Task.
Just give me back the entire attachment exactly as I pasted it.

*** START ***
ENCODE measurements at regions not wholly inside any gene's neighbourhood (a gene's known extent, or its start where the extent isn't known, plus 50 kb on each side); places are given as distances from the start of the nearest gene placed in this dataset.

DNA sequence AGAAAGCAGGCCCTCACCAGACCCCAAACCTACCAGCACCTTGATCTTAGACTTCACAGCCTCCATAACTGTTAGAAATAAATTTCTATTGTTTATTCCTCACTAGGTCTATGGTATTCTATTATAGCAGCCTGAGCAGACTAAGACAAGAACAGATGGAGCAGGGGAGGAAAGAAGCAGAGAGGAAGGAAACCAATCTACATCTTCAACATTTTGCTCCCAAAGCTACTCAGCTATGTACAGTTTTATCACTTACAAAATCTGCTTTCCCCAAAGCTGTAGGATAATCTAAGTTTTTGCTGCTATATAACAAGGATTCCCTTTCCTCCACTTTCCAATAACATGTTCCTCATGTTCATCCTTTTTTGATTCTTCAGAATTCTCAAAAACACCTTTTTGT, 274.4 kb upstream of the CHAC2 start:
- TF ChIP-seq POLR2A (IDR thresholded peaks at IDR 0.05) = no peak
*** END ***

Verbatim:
ENCODE measurements at regions not wholly inside any gene's neighbourhood (a gene's known extent, or its start where the extent isn't known, plus 50 kb on each side); places are given as distances from the start of the nearest gene placed in this dataset.

DNA sequence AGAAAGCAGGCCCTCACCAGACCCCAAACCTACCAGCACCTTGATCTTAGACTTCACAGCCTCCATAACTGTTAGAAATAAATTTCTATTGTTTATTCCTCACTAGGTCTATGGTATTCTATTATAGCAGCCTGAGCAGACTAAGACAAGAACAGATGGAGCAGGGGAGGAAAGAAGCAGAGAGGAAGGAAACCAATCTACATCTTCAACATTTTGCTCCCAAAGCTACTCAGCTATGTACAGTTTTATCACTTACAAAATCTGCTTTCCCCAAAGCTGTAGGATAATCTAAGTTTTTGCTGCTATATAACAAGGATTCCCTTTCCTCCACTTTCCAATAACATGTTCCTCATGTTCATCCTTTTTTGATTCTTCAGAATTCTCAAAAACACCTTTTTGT, 274.4 kb upstream of the CHAC2 start:
- TF ChIP-seq POLR2A (IDR thresholded peaks at IDR 0.05) = no peak